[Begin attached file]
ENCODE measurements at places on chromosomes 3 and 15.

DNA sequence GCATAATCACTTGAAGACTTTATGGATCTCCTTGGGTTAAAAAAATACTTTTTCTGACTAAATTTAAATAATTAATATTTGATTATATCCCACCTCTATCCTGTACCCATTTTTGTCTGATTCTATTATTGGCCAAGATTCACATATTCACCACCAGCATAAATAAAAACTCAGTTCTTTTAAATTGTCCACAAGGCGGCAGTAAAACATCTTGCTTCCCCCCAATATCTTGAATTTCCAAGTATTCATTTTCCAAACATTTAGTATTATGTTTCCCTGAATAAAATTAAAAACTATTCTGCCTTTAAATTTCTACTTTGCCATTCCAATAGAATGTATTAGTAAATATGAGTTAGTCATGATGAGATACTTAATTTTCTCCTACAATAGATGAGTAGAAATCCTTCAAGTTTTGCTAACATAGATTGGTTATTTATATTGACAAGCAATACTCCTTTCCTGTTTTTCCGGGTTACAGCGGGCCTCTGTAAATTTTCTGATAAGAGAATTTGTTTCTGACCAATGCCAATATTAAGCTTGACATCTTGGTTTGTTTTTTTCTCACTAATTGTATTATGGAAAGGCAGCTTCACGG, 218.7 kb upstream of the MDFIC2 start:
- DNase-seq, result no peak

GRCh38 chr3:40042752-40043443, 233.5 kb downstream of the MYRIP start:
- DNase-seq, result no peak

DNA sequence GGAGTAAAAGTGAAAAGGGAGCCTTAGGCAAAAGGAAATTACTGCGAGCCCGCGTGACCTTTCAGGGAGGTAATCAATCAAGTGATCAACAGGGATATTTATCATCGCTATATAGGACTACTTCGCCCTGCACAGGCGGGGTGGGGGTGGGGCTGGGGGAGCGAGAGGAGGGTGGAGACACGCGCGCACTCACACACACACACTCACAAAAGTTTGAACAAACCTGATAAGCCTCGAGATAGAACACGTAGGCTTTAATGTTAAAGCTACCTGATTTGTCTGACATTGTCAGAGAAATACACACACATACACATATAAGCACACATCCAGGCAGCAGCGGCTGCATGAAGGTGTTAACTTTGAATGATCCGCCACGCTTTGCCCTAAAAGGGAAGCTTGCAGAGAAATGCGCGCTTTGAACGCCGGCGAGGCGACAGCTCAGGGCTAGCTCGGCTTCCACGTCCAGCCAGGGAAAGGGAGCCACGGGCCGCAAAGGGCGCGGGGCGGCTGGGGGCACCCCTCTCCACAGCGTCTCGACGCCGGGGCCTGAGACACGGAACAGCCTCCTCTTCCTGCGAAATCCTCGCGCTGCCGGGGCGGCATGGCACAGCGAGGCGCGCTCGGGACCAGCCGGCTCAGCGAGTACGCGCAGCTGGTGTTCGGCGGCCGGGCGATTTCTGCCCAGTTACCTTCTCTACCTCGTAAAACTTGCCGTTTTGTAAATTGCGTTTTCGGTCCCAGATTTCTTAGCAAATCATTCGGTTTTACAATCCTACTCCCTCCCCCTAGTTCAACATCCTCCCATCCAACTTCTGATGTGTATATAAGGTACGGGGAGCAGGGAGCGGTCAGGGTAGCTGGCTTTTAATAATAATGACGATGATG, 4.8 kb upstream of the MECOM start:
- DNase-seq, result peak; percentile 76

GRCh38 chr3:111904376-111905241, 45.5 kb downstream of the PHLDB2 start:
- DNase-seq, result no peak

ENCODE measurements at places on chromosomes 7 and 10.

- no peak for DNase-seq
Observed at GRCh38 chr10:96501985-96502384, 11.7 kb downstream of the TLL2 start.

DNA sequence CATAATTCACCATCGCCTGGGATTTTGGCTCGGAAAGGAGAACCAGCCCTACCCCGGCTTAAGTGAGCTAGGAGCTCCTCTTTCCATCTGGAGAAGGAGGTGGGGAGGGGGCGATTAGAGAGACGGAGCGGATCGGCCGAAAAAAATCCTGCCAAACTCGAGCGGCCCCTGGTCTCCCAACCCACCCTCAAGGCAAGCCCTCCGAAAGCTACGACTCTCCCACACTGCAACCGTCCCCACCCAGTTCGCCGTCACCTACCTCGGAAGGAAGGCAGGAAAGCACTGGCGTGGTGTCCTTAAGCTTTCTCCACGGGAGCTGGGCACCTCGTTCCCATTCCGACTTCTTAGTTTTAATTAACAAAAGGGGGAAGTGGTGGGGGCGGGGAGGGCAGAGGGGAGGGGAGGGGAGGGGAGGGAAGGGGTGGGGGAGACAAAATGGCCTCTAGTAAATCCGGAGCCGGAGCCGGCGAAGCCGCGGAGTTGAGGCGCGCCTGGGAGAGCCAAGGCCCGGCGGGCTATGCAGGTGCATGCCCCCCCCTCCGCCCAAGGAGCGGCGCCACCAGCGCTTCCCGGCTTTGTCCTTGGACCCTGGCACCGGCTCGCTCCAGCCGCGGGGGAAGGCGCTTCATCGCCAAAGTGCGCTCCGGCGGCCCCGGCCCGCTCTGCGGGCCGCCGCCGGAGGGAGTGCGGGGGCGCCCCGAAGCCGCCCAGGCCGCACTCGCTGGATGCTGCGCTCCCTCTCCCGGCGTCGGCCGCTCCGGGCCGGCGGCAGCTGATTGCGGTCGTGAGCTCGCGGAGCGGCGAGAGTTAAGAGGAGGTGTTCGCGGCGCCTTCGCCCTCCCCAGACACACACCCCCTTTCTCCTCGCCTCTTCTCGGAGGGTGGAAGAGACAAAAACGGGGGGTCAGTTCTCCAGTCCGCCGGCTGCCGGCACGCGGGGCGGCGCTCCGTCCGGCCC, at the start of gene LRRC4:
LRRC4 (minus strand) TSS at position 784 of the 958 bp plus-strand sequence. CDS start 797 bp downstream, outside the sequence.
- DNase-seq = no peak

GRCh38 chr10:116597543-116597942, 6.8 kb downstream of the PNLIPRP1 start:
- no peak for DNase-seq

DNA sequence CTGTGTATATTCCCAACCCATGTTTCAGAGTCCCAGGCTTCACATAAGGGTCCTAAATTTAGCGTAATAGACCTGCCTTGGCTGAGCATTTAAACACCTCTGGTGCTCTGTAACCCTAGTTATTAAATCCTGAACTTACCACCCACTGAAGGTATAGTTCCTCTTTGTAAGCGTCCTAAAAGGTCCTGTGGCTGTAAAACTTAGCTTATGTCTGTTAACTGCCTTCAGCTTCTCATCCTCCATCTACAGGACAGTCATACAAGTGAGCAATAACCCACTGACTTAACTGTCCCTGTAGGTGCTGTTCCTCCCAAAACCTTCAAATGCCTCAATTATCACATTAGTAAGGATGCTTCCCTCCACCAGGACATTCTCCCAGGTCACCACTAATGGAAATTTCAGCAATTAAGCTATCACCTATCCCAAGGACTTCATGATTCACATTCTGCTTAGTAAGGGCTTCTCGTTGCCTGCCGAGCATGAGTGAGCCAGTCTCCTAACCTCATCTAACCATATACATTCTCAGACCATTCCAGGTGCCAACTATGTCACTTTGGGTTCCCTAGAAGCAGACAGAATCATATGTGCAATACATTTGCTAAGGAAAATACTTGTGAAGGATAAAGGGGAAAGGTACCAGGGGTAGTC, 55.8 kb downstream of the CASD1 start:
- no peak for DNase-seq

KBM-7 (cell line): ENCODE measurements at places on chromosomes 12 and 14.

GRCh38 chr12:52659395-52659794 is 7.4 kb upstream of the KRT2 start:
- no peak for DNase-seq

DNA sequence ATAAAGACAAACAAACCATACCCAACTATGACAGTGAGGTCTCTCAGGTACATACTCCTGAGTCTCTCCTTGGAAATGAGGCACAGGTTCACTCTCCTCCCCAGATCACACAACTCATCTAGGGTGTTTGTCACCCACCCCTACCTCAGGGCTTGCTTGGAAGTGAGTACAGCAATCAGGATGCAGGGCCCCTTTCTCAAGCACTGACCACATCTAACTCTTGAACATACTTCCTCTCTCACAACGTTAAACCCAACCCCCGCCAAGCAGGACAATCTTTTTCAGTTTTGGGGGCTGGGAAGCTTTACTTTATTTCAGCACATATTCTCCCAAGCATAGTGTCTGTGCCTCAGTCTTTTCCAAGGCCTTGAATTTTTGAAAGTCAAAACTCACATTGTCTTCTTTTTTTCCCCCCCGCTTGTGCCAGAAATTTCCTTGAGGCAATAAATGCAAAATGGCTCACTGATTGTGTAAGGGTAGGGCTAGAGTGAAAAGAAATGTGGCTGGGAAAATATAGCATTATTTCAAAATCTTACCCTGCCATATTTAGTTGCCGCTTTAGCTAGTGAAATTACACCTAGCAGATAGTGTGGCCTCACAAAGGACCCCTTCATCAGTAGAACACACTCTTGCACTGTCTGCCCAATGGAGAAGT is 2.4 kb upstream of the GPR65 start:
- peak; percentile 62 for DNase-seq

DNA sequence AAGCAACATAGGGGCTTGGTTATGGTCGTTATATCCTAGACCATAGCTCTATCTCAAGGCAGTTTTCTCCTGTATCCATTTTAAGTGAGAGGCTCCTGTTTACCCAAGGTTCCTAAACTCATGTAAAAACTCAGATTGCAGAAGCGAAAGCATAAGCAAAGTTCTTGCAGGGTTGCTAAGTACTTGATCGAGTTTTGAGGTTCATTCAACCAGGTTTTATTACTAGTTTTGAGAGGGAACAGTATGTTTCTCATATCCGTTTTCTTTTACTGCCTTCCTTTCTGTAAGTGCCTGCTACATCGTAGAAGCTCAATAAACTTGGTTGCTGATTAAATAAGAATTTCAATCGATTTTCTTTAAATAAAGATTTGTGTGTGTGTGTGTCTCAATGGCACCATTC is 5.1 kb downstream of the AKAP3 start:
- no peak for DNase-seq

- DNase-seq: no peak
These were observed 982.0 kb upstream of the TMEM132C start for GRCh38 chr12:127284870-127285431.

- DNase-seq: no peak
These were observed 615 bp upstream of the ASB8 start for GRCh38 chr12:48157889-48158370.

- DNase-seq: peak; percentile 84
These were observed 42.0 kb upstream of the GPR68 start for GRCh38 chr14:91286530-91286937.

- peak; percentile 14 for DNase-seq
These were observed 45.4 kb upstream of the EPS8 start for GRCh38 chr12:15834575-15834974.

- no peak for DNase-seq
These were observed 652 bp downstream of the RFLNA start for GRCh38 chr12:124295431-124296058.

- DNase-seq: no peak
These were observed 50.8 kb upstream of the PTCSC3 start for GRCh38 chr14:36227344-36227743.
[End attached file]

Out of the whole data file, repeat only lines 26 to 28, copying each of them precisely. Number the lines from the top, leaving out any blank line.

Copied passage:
- no peak for DNase-seq

- DNase-seq: no peak
These were observed 982.0 kb upstream of the TMEM132C start for GRCh38 chr12:127284870-127285431.